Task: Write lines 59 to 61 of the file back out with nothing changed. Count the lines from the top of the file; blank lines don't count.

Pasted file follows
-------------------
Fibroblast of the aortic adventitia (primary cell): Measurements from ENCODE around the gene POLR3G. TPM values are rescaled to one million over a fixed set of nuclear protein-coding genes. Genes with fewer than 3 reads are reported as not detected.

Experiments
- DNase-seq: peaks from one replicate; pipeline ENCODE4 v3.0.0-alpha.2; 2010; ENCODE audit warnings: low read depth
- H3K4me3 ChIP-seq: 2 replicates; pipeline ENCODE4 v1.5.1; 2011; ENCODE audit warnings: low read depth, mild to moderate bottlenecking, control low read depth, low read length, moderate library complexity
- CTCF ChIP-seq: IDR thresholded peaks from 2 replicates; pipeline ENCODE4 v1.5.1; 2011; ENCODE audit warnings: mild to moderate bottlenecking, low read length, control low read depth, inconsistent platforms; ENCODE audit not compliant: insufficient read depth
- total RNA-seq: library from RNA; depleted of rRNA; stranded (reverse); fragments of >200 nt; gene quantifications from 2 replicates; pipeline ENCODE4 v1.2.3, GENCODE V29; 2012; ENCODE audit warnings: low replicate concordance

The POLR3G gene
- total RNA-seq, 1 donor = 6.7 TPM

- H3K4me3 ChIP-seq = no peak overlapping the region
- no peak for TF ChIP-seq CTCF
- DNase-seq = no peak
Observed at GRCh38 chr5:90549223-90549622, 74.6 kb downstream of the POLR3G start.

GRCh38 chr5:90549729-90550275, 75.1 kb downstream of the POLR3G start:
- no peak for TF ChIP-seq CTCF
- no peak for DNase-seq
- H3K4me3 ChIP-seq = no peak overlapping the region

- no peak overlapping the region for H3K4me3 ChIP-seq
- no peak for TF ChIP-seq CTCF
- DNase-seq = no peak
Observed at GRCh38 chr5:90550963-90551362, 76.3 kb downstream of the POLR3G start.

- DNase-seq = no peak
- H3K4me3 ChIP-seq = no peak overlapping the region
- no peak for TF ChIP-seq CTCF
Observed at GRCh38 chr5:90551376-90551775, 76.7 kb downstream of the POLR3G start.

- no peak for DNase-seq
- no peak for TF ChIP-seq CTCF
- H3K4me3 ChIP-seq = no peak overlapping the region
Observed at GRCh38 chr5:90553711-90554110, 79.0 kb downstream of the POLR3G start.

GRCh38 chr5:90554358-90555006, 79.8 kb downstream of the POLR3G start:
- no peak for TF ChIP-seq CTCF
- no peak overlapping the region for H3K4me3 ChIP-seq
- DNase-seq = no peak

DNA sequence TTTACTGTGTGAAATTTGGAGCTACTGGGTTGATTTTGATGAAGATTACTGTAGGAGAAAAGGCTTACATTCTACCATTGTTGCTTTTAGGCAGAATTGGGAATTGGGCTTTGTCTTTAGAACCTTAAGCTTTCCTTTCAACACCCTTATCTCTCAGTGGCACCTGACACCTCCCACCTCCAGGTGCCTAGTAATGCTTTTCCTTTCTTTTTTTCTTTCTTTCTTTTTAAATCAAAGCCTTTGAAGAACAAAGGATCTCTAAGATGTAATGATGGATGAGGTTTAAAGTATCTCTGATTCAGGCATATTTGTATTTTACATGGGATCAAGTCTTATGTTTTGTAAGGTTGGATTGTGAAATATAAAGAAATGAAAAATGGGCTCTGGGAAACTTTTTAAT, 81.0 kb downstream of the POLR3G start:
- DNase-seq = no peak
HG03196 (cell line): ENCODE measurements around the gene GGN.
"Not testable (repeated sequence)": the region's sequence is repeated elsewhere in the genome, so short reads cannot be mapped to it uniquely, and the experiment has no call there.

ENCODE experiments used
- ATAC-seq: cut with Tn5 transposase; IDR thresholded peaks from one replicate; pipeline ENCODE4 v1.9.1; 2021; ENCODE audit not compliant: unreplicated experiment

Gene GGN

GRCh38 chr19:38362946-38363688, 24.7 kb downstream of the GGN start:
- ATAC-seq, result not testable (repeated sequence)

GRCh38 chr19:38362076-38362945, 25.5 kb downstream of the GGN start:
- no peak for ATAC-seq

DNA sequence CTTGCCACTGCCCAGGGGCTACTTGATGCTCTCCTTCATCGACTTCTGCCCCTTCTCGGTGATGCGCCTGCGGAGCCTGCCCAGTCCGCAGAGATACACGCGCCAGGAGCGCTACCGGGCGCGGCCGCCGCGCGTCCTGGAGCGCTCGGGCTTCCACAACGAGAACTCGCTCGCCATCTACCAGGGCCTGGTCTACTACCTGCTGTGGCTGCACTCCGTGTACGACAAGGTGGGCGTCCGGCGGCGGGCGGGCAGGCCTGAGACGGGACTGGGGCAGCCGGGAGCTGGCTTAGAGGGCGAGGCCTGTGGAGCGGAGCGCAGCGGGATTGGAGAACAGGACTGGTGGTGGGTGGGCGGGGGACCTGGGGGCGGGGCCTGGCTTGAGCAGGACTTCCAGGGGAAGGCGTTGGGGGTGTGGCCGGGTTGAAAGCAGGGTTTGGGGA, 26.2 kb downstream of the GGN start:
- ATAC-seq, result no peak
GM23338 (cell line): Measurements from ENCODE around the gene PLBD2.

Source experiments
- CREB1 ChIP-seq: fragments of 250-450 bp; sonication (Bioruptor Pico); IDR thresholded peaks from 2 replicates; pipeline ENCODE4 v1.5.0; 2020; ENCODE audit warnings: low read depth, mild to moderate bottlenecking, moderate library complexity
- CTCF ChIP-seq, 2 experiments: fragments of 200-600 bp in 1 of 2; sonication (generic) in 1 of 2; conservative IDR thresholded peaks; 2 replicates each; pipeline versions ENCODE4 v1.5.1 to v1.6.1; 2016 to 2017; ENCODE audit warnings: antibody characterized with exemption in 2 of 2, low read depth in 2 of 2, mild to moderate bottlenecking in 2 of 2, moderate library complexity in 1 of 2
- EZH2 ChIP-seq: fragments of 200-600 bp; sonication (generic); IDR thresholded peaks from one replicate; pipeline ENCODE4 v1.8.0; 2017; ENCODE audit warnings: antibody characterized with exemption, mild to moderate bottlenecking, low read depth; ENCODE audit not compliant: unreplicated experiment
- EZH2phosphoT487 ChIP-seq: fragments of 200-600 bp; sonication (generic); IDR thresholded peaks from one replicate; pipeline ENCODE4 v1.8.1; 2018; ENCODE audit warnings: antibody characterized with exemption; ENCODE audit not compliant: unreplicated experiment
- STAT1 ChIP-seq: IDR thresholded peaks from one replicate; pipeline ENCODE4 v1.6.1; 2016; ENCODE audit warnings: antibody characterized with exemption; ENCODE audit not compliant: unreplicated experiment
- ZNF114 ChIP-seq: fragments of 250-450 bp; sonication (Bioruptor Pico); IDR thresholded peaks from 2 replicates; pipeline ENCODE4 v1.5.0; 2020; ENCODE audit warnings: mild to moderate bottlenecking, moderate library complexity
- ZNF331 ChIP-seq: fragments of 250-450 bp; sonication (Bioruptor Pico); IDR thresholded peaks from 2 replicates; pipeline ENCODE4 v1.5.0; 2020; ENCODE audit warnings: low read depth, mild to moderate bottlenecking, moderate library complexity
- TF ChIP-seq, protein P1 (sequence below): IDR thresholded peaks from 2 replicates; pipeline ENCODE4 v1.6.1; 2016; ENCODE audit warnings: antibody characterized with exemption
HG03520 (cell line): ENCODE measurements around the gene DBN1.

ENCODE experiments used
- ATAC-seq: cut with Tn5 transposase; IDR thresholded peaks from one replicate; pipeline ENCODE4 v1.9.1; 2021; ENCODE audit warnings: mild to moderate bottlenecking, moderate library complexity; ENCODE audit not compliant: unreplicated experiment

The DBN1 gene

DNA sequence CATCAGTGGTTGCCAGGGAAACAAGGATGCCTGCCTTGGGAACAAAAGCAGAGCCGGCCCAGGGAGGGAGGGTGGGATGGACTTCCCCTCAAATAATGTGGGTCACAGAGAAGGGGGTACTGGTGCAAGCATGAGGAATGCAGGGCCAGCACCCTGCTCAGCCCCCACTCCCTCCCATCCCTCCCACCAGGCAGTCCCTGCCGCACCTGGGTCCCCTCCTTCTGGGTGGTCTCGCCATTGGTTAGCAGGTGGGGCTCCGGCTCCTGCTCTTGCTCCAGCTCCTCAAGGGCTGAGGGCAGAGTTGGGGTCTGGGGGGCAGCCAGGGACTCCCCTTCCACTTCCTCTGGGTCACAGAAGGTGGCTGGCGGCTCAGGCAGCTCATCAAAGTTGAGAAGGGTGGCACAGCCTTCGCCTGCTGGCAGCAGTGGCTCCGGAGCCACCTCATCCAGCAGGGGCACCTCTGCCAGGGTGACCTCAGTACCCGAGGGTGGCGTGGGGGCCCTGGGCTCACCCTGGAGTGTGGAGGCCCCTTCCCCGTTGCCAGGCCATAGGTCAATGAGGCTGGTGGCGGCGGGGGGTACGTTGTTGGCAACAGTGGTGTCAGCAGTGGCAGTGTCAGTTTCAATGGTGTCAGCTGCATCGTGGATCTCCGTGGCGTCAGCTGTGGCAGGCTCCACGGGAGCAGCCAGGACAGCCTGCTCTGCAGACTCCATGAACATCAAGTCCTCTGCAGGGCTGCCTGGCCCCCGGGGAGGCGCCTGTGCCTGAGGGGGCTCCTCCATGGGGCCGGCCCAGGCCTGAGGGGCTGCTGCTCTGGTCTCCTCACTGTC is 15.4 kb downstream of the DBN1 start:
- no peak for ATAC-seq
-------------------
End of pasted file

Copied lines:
The DBN1 gene

DNA sequence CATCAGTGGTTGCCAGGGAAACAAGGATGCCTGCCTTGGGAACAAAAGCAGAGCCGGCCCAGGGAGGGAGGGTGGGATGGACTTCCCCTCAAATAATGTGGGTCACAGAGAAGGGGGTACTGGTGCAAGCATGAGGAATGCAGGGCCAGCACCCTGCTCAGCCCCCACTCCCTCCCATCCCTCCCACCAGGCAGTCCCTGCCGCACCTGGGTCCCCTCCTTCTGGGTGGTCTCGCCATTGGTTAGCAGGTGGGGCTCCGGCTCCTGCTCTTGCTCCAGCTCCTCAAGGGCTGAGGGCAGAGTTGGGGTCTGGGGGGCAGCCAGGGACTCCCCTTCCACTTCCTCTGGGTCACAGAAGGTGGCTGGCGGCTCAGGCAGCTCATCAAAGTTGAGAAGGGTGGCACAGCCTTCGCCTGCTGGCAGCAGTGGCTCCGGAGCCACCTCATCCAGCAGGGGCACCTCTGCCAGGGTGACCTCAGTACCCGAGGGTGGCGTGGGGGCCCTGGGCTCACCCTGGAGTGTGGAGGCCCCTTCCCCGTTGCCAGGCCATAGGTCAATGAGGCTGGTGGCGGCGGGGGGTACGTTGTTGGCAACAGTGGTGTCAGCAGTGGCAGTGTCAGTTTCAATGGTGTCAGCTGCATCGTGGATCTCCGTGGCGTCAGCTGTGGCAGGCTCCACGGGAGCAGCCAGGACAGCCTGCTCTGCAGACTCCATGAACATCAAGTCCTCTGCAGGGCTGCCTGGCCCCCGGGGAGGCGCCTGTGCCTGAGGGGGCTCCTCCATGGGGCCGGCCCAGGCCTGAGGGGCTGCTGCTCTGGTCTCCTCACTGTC is 15.4 kb downstream of the DBN1 start:
- no peak for ATAC-seq